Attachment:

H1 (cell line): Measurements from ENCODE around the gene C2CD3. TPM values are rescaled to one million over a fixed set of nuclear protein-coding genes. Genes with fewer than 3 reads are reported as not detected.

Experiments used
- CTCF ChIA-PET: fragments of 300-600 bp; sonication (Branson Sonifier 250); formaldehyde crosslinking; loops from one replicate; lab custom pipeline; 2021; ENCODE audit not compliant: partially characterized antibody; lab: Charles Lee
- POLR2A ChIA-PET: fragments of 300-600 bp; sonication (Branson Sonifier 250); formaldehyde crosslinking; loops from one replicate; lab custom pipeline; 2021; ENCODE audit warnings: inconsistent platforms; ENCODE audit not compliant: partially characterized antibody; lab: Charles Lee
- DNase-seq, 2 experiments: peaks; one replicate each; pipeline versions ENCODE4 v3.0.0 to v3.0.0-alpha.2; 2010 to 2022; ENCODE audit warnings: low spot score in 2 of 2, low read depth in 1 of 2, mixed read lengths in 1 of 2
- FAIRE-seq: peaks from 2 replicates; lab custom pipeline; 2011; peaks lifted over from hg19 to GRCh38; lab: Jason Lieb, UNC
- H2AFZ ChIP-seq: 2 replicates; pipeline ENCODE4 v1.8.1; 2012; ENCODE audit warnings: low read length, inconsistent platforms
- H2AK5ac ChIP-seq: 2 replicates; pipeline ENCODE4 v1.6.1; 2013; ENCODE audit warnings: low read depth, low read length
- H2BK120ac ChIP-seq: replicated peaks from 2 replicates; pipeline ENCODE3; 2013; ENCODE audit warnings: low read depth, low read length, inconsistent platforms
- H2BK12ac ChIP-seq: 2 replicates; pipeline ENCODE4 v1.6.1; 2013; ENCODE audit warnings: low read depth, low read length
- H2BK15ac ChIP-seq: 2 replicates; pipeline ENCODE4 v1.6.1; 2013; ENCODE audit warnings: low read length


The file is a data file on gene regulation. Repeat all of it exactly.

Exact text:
H1 (cell line): Measurements from ENCODE around the gene C2CD3. TPM values are rescaled to one million over a fixed set of nuclear protein-coding genes. Genes with fewer than 3 reads are reported as not detected.

Experiments used
- CTCF ChIA-PET: fragments of 300-600 bp; sonication (Branson Sonifier 250); formaldehyde crosslinking; loops from one replicate; lab custom pipeline; 2021; ENCODE audit not compliant: partially characterized antibody; lab: Charles Lee
- POLR2A ChIA-PET: fragments of 300-600 bp; sonication (Branson Sonifier 250); formaldehyde crosslinking; loops from one replicate; lab custom pipeline; 2021; ENCODE audit warnings: inconsistent platforms; ENCODE audit not compliant: partially characterized antibody; lab: Charles Lee
- DNase-seq, 2 experiments: peaks; one replicate each; pipeline versions ENCODE4 v3.0.0 to v3.0.0-alpha.2; 2010 to 2022; ENCODE audit warnings: low spot score in 2 of 2, low read depth in 1 of 2, mixed read lengths in 1 of 2
- FAIRE-seq: peaks from 2 replicates; lab custom pipeline; 2011; peaks lifted over from hg19 to GRCh38; lab: Jason Lieb, UNC
- H2AFZ ChIP-seq: 2 replicates; pipeline ENCODE4 v1.8.1; 2012; ENCODE audit warnings: low read length, inconsistent platforms
- H2AK5ac ChIP-seq: 2 replicates; pipeline ENCODE4 v1.6.1; 2013; ENCODE audit warnings: low read depth, low read length
- H2BK120ac ChIP-seq: replicated peaks from 2 replicates; pipeline ENCODE3; 2013; ENCODE audit warnings: low read depth, low read length, inconsistent platforms
- H2BK12ac ChIP-seq: 2 replicates; pipeline ENCODE4 v1.6.1; 2013; ENCODE audit warnings: low read depth, low read length
- H2BK15ac ChIP-seq: 2 replicates; pipeline ENCODE4 v1.6.1; 2013; ENCODE audit warnings: low read length